to the attribute. A legal comment mark in CSS is to surround the desired
part with /* and */
CSS has no "attributes", and the OP did not say it did.
>Whether it works or not would be up to the browser. My understanding is
that browsers have the option to ignore, or disregard, some or any or
all parts of CSS if there is an error.
Your understanding is wrong. The behaviour for parsing invalid property
names is normatively defined and must result in ignoring the single
declaration only:
http://www.w3.org/TR/CSS21/syndata.html#parsing-errors

--
Spartanicus
Sep 30 '06 #10

P: n/a
On Sat, 30 Sep 2006, Beauregard T. Shagnasty wrote:
Whether it works or not would be up to the browser. My understanding
is that browsers have the option to ignore, or disregard, some or
any or all parts of CSS if there is an error. Depends on the
browser, I suppose.
Refer to e.g http://www.w3.org/TR/CSS21/syndata.html#parsing-errors
for details. For some kinds of error it is mandatory to ignore the
erroneous part. Of course, MSIE ignores this mandate when it feels
like it, just like it seems to ignore mandatory requirements of
various other IETF and W3C interworking specifications, but the rules
apply to proper web-compatible browsers.

(I referred to css 2.1 because it's the nearest thing we have to a
current specification, despite its status as w3c. Consult one of the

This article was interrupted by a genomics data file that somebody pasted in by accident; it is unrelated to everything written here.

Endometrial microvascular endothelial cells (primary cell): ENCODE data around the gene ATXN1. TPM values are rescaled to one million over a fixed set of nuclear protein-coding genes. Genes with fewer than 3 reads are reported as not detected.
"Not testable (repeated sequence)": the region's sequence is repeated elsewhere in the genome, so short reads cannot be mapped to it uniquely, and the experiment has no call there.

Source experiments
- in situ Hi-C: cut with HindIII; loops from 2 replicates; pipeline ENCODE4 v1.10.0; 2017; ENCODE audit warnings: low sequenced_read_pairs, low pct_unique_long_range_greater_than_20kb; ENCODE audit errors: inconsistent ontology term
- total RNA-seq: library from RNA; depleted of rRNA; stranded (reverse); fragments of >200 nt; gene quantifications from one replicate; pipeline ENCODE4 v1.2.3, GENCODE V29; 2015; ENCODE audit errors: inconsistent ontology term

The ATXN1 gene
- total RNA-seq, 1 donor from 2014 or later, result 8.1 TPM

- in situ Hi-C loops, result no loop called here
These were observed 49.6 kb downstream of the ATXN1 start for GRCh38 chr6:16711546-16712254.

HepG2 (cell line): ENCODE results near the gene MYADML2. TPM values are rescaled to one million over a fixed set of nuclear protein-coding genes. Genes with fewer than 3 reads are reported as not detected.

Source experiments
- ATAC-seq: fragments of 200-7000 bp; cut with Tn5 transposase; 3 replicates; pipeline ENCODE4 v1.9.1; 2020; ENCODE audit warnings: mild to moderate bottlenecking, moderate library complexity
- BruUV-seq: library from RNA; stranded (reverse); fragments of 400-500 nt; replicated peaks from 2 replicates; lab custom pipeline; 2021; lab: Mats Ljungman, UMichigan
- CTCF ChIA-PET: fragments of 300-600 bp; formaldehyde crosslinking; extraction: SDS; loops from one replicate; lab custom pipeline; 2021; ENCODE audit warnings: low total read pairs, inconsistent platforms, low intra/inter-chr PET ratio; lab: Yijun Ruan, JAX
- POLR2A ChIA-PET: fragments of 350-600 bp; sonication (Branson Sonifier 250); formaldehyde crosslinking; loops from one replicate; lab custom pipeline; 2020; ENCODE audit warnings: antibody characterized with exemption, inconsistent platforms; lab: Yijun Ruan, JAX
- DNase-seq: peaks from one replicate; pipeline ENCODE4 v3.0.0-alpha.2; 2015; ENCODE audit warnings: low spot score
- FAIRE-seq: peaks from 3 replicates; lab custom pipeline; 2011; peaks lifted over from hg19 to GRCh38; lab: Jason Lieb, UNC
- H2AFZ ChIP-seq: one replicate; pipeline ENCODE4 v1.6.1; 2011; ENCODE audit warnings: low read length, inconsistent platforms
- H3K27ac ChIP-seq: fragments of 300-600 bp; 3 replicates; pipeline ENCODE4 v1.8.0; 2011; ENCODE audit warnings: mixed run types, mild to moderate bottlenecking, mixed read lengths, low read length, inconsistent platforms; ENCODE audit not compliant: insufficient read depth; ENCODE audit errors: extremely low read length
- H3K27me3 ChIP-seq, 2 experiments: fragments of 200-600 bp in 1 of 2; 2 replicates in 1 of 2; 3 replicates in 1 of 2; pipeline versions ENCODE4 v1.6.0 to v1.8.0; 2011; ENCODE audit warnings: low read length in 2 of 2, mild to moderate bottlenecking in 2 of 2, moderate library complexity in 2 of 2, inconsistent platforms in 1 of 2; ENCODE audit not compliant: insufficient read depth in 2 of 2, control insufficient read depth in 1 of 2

other CSS specifications if you prefer.)
Sep 30 '06 #11

P: n/a
Alan J. Flavell wrote:
On Sat, 30 Sep 2006, Beauregard T. Shagnasty wrote:
>Whether it works or not would be up to the browser. My understanding
is that browsers have the option to ignore, or disregard, some or
any or all parts of CSS if there is an error. Depends on the
browser, I suppose.

Refer to e.g http://www.w3.org/TR/CSS21/syndata.html#parsing-errors
for details. For some kinds of error it is mandatory to ignore the
erroneous part. Of course, MSIE ignores this mandate when it feels
like it, just like it seems to ignore mandatory requirements of
various other IETF and W3C interworking specifications, but the rules
apply to proper web-compatible browsers.
Ok. I do remember reading somewhere, some time ago, that some browsers
would ignore all bits if one bit was wrong. Then again, it *was* some
time ago...

--
-bts
-Motorcycles defy gravity; cars just suck.
Sep 30 '06 #12